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CYNTHIA WOODS MITCHELL Sept. 24, 1922 ~ Dec. 27, 2009 Defying our predictions when she was the healthiest and liveliest person we had ever known, Mother proved to be mortal. Through a decade of Alzheimer's Disease, we learned to let go as the ball of fire that blazed a broad arc over so many lives was erased story by story, memory by memory, as everything familiar faded into the unknown.Born September 24, 1922 in New York City, Cynthia Loretta Woods and her identical twin Pamela moved with their mother at the age of eight to live with her mother's family in southern Illinois.After living for a time in Carrollton, Illinois, the family moved to nearby Jacksonville for the high school years. In 1934, Cynthia was crowned the champion at the spelling bee at the Green County Fair. The medallion she received was inscribed with the motto, "Strive and Thrive", which was a source of wry amusement for years after and foretold the life she would live. The twins were stellar students, beautiful and popular, and they recalled a time when the Carrollton and Jacksonville high schools competed in basketball, and they realized that between them, they had been invited on dates by every boy on both teams. They graduated from Jacksonville High at the age of 16, and the twins and their mother moved to Houston in the depth of the Great Depression. The twins became the breadwinners of the family unit as teenagers, while pursuing their higher education with night classes at the University of Houston.Shouldering adult burdens at such an early age with competence, intelligence, tenacity and even a sense of humor that allowed her to thrive in adverse circumstances -- these were the characteristics that she shared in common with a young man who was introduced by her twin's boyfriend on the train home from College Station to Houston after a football game at Kyle Field in 1941. "Hi, I'm George Mitchell, call me Mitch," he said in that first breathless moment. Cynthia was disgusted that her blind date was drinking whiskey from a flask, so her sister's boyfriend kindly escorted the annoying drunk off to another part of the train. In a heartbeat, the young man she had just met, with waves of black hair, observing the scene from a seat nearby, made the boldest and best move of his life . . . to the vacant seat next to her, and wasted no time in getting her phone number. Perhaps it was the good fortune of any beautiful young woman of her day, but she wistfully recalled just a few years ago, "You know, I do not think I ever had a boyfriend after high school that I did not meet on public transportation." As it would happen, the last boyfriend she met on public transportation was this one, the one who made a point of announcing the imminent arrival at Union Station by taking a long and very deliberate look at the engraved pocketwatch he had been awarded as valedictorian of his class of engineers at A&M. Her simple diary entry for that day: "Met a cute soldier today." At the height of World War II, Captain George Mitchell and Cynthia Woods were married by an Army chaplain - in a double wedding with her twin sister and brother in law- on Halloween, 1943.The newlyweds first settled in Houston where George was assigned to the Houston office of the Corps of Engineers, but he soon received what Cynthia always mused were his "overseas orders" -- across the bay to his hometown of Galveston -- and there they remained through the end of the war. Always a little ahead of their time, their first child arrived in early 1945, while the war still raged in Europe and the Pacific, but when the war ended, the Mitchell family baby boom began in earnest, and did not let up until 1963, when the tenth child was born.The family returned to Houston where George's career as a petroleum engineer and geologist kept pace barely -- with the burgeoning brood of children. Cynthia became a fixture in every aspect of her children's active lives, at their schools, as a leader in the Brownies and Girl Scouts for the elder daughters, and in Cub Scout dens for the younger sons.When the cultural shifts of the late 1960s occurred, Cynthia recalled, her interests as an engaged citizen differed from many of her peers of her generation as she became influenced by the the activism of the younger generation, including so many of her own children from youngsters in kindergarten to teenagers and college students - which moved her toward more modern and progressive views on issues of social justice, racial equality, poverty, educational equity and environmental protection; these perspectives inspired her charitable efforts throughout her life.Her efforts to impose some kind of order on the chaos of a huge family of her own energetic progeny are the stuff of legend. Decades before the emergence of famous white rap artists, she practically invented the genre when she would dance a jig while inventing a hilarious rap verse complaint about all the difficulties of organizing too many kids, too many destinations and activities, and a husband with a hundred irons in the fire, all pulling in different directions at times. Any friend of the family who ever happened to be there for one of her performances can tell the story to this day. She invented make-work programs for her children who were in the process of growing up with none of the hardships or responsibilities of the parents . . . until one day, the younger kids staged a strike in the living room, and walked a picket line until she danced one of her jigs. Life with Mother was not dull.In the 1970s, George's meteoric rise to prominence became a more public story as the company he had founded issued stock to the public and was listed on the stock exchange, plus his project to establish a new city at The Woodlands became better known, so the privacy the family had enjoyed disappeared. Little by little, the influence Cynthia had in George's life became better understood. She was a less visible but important force in shaping his efforts to heighten awareness of the dangers of excessive population growth and the need to establish a more sustainable future for the human impact on the earth, as expressed in the series of conferences they sponsored on the Limits to Growth beginning in 1974. She was involved from the beginning in their project to acquire and restore the core of Galveston's historic downtown district. Her charitable priorities that emphasize respect for the dignity of every human being and for the gifts of intact nature are enshrined in the mission of the Cynthia and George Mitchell Foundation, destined to become one of the nation's leading philanthropic institutions. In the modern day, any woman whose ideas and efforts would have such an important impact would have been recognized even earlier for her contributions to society. While visiting her daughter in Austin in 1976, Cynthia enjoyed a performance of the Austin Ballet at the Zilker Hillside Theatre, eating take-out chicken and sipping wine on a quilt, surrounded by families on blankets, children in swimsuits, nursing babies, frisbees and dogs. "This is great!" she exclaimed, "Just like in the Soviet Union, where everyone, not just the elite, attend the ballet and the opera!" She convinced her very capitalist husband that just such a venue would be perfect in the new city taking shape at The Woodlands. He took the hint, and chose to name the venue The Cynthia Woods Mitchell Pavilion. She laughed at her sudden pop-culture status that came with the widespread marketing of popular music events at The Pavilion, especially amused when she had a small collision in rush hour traffic and the teenage kids in the other car were so excited to see the name Cynthia Woods Mitchell on her license. She became involved in selecting the musical acts that would come to The Pavilion, and now in her seventies, would amaze her adult children by calling at 7:30 am to ask, ``What do you think of Sting?'' or ``What should we do about these dangerous mosh pits at some of the concerts?'' But under her influence and with her charitable support, The Pavilion also became a home away from home for the Houston Symphony Orchestra, Houston Grand Opera and the Houston Ballet, and Youth Orchestra programs became a special joy for her, satisfying her passion for development of undiscovered talent. Always modest, she was not thrilled that her full name on the venue was such a mouthful. She once said she would have supported calling it, simply, "The Cynthia." As she became more recognized in public, she and George remained the couple who, unpretentious to the end, would be the last people in the room that anyone who did not know them might think owned the place. She loved the expression, ``Fools' names and fools' faces are often found in public places.'' So she was not the best candidate for becoming more widely known beyond the circle of family and friends. Humane, witty, enigmatic, she will be irreplaceable to all who did know her, and her ethical principles and respect for humanity and nature will be a gift to many who did not. Cynthia Woods Mitchell is survived by husband George P. Mitchell, sister Pamela Woods Loomis, ten children, twenty three grandchildren and four great grandchildren. A memorial service will be held at Trinity Episcopal Church, 22nd and Winnie in Galveston, Texas on Monday, January 4, 2010 at 2 p.m. with a reception to follow at The Tremont House from 3 to 5 p.m. A Houston Symphony concert celebrating the life of Cynthia Woods Mitchell is planned for April 29, 2010 at The Cynthia Woods Mitchell Pavilion in The Woodlands. In lieu of flowers, donations may be made in Cynthia's memory to: Trinity Episcopal Church Hurricane Ike Repair and Restoration Fund, c/o church office at 2116 Ball St., Galveston, Texas or to the following two Alzheimer's Disease research entities: The George P. and Cynthia Woods Mitchell Center for Research in Alzheimer's Disease and Related Brain Disorders at The University of Texas Medical School at Houston, 7000 Fannin, Suite 1200, Houston, Texas 77030 or The George P. and Cynthia Woods Mitchell Center for Neurodegenerative Diseases at The University of Texas Medical Branch at Galveston, c/o Development Office, 301 University Blvd., Galveston, Texas 77555-0148.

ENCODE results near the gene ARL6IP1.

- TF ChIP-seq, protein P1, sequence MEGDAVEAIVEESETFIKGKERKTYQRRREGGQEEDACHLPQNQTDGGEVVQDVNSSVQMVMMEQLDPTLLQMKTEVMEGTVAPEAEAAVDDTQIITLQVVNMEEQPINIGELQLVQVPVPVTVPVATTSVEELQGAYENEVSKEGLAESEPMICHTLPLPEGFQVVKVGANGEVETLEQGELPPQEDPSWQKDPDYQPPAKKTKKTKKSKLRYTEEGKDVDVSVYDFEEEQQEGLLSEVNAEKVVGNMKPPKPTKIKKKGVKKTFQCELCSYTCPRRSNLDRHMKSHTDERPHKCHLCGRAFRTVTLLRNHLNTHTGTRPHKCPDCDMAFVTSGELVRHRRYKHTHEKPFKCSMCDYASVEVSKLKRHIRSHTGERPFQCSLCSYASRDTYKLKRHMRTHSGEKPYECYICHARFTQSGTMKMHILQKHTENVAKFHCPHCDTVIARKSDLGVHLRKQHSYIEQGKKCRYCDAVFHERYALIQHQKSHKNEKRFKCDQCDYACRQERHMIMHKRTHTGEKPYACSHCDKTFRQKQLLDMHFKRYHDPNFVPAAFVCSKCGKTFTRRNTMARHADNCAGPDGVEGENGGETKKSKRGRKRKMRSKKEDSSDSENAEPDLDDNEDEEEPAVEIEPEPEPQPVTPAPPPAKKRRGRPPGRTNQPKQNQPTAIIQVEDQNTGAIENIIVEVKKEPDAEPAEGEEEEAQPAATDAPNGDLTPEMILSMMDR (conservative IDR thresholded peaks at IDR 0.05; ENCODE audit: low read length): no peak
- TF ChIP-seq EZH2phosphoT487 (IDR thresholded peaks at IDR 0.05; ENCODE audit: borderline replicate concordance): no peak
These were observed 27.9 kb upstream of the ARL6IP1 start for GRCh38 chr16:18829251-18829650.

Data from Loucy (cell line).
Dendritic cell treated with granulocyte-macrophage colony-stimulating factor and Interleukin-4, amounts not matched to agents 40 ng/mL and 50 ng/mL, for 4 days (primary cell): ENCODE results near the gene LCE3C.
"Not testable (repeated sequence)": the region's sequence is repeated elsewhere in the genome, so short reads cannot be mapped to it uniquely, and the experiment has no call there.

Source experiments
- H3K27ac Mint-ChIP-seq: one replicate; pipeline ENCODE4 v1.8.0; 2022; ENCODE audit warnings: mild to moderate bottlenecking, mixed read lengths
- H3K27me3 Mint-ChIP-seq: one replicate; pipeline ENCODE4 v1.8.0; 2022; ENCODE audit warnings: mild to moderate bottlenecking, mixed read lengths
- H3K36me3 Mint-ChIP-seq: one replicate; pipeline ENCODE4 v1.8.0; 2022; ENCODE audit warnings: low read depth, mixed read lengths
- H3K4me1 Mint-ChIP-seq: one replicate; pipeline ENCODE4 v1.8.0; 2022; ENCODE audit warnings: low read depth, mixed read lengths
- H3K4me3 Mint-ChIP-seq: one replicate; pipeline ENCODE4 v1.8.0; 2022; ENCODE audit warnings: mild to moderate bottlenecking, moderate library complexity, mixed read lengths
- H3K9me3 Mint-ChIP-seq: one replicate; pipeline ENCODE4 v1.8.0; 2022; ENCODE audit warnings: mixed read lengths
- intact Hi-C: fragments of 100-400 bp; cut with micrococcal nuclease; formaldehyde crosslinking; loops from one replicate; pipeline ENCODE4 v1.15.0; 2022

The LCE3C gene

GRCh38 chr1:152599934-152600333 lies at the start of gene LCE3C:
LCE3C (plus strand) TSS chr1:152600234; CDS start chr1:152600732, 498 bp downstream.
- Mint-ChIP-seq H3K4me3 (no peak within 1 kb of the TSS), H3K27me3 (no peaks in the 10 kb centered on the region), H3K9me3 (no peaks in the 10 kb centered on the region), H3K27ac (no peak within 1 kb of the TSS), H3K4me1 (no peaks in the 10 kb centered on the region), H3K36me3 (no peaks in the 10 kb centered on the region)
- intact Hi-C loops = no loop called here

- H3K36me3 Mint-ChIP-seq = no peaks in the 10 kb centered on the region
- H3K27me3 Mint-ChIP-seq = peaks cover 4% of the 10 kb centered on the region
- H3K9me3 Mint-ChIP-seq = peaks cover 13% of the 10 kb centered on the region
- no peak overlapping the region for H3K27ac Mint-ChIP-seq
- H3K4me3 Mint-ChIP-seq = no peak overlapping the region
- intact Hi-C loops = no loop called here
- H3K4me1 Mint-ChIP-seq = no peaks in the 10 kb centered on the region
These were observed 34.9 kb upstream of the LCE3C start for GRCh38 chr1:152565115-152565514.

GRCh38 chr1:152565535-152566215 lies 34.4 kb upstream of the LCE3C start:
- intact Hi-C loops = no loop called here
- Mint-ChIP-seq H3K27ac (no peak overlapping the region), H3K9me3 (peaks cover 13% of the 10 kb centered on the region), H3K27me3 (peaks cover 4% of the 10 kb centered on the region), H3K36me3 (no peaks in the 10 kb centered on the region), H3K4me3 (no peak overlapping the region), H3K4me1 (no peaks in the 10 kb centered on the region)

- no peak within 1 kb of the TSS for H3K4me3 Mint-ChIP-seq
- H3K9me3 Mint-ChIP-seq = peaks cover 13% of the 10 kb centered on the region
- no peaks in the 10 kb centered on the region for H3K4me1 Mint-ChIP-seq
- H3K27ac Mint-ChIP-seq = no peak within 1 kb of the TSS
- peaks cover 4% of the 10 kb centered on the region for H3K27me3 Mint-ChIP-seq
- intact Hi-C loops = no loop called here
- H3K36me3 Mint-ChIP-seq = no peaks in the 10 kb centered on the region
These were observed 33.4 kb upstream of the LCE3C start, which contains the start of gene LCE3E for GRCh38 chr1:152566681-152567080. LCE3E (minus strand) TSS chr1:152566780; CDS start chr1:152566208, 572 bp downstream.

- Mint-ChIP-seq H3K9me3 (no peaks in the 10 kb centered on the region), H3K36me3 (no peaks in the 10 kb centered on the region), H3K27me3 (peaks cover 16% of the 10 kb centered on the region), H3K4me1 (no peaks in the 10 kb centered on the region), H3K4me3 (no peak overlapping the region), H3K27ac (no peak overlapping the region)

Published in Houston Chronicle from Dec. 30, 2009 to Jan. 3, 2010